Apr 022009
 

QUESTION: Can I change a Tenant’s address based on his/her email to me? (this particular question comes from the State of Florida )

ANSWER: Maintaining an accurate database of your occupants “last known address” is one of the most important and challenging aspects of the operation of your self-storage Facility. Lets face it, when your occupants move updating their address with the self-storage Facility is never high on the list of priorities.

In many states your self-storage statue speaks a little bit to the concept of what exactly is a “last known address.” The last known address is critical to know and to accurately change your tenants address because the notices you are required to send under the statue or in the states without a statue under the Uniform Commercial Code lien will be to the “last known address.” Many state statues define the last known address to be, and again I am summarizing many states statues together, the address provided by the tenant in the latest Rental Agreement or the address provided by tenant in a subsequent written notice of change of address.

With the definition of a term such as “written notice” so loose and open to interpretation, like many other items in your operations, you must define in your Rental Agreement what written notice means for a change of address and how you are willing to receive it. If you do not define this in your Rental Agreement you are open to anyone’s interpretation of a 1970s or 80’s statue that did not anticipate the concepts of notice of change of address by fax, FedEx, email, instant messages, and etc.

We advise our clients to specifically define in their Rental Agreement that written notice of change of address can not be accepted by many of these methods for which there is no record or proof that you received the change of address. We have received so many calls over the years from clients whose tenants claimed they emailed or faxed a change of address, the unit went into default and is now sold, now the occupant is alleging our client sold the property without sending notice to the “last known address”. Our clients fear the litigation that may ensue because they have no record of a change of address in their file that occupant is alleging came by email or fax.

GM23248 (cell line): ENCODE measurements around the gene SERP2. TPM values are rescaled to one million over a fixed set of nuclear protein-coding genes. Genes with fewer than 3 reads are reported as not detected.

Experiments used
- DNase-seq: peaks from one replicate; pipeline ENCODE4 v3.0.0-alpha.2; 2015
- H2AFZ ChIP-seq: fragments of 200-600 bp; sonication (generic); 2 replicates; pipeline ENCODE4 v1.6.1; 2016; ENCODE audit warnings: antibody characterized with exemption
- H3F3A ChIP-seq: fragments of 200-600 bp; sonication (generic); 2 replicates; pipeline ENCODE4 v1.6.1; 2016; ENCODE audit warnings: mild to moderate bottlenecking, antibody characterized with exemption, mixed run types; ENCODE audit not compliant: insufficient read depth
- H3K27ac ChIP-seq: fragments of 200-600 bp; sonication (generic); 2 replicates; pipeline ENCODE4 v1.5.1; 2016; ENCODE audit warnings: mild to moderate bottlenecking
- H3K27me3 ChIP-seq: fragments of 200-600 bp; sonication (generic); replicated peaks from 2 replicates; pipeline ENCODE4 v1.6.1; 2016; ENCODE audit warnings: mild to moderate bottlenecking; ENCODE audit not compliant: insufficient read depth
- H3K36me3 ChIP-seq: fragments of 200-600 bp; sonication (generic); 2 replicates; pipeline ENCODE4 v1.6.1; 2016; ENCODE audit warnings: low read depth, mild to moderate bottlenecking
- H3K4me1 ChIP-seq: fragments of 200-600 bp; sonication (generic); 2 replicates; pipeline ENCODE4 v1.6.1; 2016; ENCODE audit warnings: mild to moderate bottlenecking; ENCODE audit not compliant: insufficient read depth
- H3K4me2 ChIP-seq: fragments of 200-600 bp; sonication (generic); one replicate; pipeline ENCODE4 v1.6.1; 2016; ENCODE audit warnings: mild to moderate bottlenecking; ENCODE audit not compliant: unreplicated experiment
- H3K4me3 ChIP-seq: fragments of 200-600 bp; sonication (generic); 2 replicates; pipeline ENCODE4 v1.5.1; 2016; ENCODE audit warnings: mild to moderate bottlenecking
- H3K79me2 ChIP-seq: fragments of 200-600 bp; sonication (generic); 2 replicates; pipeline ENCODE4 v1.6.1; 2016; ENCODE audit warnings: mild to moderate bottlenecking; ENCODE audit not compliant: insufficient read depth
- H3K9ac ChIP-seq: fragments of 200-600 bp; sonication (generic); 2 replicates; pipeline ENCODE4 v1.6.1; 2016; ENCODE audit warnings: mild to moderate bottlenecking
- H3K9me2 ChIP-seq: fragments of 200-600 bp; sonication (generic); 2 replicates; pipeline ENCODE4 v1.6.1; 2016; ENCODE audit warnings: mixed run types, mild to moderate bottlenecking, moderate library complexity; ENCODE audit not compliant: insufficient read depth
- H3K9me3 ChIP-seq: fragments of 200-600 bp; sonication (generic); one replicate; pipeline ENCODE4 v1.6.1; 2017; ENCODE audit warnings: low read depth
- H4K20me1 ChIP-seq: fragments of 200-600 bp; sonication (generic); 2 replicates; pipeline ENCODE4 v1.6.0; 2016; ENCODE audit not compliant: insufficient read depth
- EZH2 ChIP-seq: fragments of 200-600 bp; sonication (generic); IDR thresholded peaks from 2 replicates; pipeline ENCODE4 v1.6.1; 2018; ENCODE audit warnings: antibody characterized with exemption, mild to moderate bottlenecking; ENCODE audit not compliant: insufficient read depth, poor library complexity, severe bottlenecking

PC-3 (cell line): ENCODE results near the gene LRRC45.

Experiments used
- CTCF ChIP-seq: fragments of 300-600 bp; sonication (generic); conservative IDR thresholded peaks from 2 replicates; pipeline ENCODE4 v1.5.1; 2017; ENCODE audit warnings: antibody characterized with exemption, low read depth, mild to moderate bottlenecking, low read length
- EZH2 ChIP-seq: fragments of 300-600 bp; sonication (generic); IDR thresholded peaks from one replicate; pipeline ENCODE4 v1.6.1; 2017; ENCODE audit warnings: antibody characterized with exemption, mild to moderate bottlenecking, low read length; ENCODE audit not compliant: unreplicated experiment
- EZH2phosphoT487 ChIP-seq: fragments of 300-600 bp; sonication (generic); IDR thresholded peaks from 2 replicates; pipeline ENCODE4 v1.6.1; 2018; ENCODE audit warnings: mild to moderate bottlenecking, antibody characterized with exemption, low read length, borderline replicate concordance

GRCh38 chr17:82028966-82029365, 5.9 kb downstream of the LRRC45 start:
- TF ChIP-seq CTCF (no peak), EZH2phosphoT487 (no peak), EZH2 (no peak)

Thus, our client’s leases generally require that a change of address is only accepted if made by hand delivery to the office or by certified mail, or any other methods our clients find acceptable and can confirm.

If our clients get a change of address by a different method, we use these as “supplemental” addresses and send the Default notices to the last known address in the lease as defined by the statue with a copy to any “supplemental address,” we do not just simply ignore these supplemental address, but we do not treat them as valid address changes for the purpose of notices we need to give in a default situation.

Florida, where the question came from, is a little different because the Florida Statue specifically defines last known address as the address provided by the tenant in that latest Rental Agreement or the address provided by the tenant by hand delivery or certified mail in subsequent written notice of a change of address. The Florida statue is actually written more like the way we construct our Rental Agreements and the way you should too, if you are in a state that is not specific about what written notices mean.

As for the reader in Florida, who asks if they can change address or accept a change of address based on an email in Florida, the answer is clearly no, the operator should not accept this change but use it as a supplemental address. Then try to get the occupant to give you the new address in an appropriate manner. In other states an email is open to interpretation as to whether or not that is “written notice” as in anticipated by the statue. Thus, it is important to have your rental agreement define that email, fax, instant message, and etc., an not acceptable ways to change an address, unless you want to run the risk of not receiving the change.

You can send your questions, comments, or suggestions for future topics to Jeffrey Greenberger at info@selfstoragelegal.com or mail them to Jeffrey Greenberger c/o Katz, Greenberger & Norton LLP, 105 E. Fourth Street, Suite 400, Cincinnati, Ohio 45202 or you can reach Mr. Greenberger at (513) 721-5151, or visit his website at www.selfstoragelegal.com. 

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